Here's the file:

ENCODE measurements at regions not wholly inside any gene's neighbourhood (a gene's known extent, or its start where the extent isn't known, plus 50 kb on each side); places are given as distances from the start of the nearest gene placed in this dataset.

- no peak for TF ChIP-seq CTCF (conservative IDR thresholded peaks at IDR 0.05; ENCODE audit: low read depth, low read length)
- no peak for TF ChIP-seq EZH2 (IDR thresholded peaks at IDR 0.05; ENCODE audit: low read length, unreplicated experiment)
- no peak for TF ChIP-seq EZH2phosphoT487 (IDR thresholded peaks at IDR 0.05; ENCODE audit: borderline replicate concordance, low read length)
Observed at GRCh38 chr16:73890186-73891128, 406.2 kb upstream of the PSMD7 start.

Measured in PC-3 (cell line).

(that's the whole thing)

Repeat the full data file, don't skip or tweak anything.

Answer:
ENCODE measurements at regions not wholly inside any gene's neighbourhood (a gene's known extent, or its start where the extent isn't known, plus 50 kb on each side); places are given as distances from the start of the nearest gene placed in this dataset.

- no peak for TF ChIP-seq CTCF (conservative IDR thresholded peaks at IDR 0.05; ENCODE audit: low read depth, low read length)
- no peak for TF ChIP-seq EZH2 (IDR thresholded peaks at IDR 0.05; ENCODE audit: low read length, unreplicated experiment)
- no peak for TF ChIP-seq EZH2phosphoT487 (IDR thresholded peaks at IDR 0.05; ENCODE audit: borderline replicate concordance, low read length)
Observed at GRCh38 chr16:73890186-73891128, 406.2 kb upstream of the PSMD7 start.

Measured in PC-3 (cell line).